Friday, October 24, 2008

The Word from Beijing

As the Beijing summit opens, the "ASEAN plus Three" states (meaning Japan, Korea and China) have agreed to set up a regional fund of $80 billion to cope with the effects of the financial crisis. However, it is talk until it actually goes into operation--and that might not be until next summer 2009. But the fact that Japan and China were able to work together on this may bode well for how the new Japanese prime minister Aso might be able to rejuvenate Sino-Japanese ties.

Apparently, from reading press reports, a side benefit of the summit is that it is permitting all sorts of bilateral and multilateral contacts "on the spot"--so other agreements and understandings might be reached.

What is not clear--and may not be likely--is whether the EU will get a formal agreement that might end up connecting and unifying the EU's efforts with those of "ASEAN plus"--in advance of the summit for Washington next month.

I'll assess the end result of this summit and some of the other steps the EU has been taking in economic and foreign policy to wrap up the series with a "Should the EU Feel Confident" post next week.

An interesting example of the collapse of confidence I referred to in my comment on the previous thread is described in a Reuters report, which is I think worth quoting in full, because it makes explicit the link between this and the possibility of Chinese-European arrangements bypassing the U.S.

U.S. has plundered world with dollar, Chinese state paper rages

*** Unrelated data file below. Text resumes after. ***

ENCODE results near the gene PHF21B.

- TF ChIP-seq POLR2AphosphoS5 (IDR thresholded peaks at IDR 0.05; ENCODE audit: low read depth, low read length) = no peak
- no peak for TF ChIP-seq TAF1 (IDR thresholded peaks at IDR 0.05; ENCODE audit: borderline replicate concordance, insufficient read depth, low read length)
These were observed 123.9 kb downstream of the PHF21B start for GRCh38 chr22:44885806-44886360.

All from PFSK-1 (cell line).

By Simon Rabinovitch
Friday, October 24, 2008

BEIJING -- The United States has plundered global wealth by exploiting the dollar's dominance, and the world urgently needs other currencies to take its place, a leading Chinese state newspaper said on Friday.

The front-page commentary in the overseas edition of the People's Daily said that Asian and European countries should banish the U.S. dollar from their direct trade relations for a start, relying only on their own currencies.

A meeting between Asian and European leaders, starting on Friday in Beijing, presented the perfect opportunity to begin building a new international financial order, the newspaper said.

The People's Daily is the official newspaper of China's ruling Communist Party. The Chinese-language overseas edition is a small circulation offshoot of the main paper.

Its pronouncements do not necessarily directly voice leadership views. But the commentary, as well as recent comments, amount to a growing chorus of Chinese disdain for Washington's economic policies and global financial dominance in the wake of the credit crisis.

"The grim reality has led people, amidst the panic, to realise that the United States has used the U.S. dollar's hegemony to plunder the world's wealth," said the commentator, Shi Jianxun, a professor at Shanghai's Tongji University.

Shi, who has before been strident in his criticism of the U.S., said other countries had lost vast amounts of wealth because of the financial crisis, while Washington's sole concern had been protecting its own interests.

"The U.S. dollar is losing people's confidence. The world, acting democratically and lawfully through a global financial organisation, urgently needs to change the international monetary system based on U.S. global economic leadership and U.S. dollar dominance," he wrote.

Shi suggested that all trade between Europe and Asia should be settled in euros, pounds, yen, and yuan, though he did not explain how the Chinese currency could play such a role since it is not convertible on the capital account.

A two-day Asia-Europe Meeting of 27 EU member states and 16 Asian countries was set to open on Friday. Though few analysts expect much in the way of concrete agreements, Shi said it could prove momentous.

"How can Europe and Asia grasp each other's hands and together confront the once-in-a-century global financial crisis sparked by the U.S.? How can they construct a new equitable and safe international financial order?" he said.

"The world is waiting for this Asian-European meeting to achieve big results in financial cooperation."

(Original at
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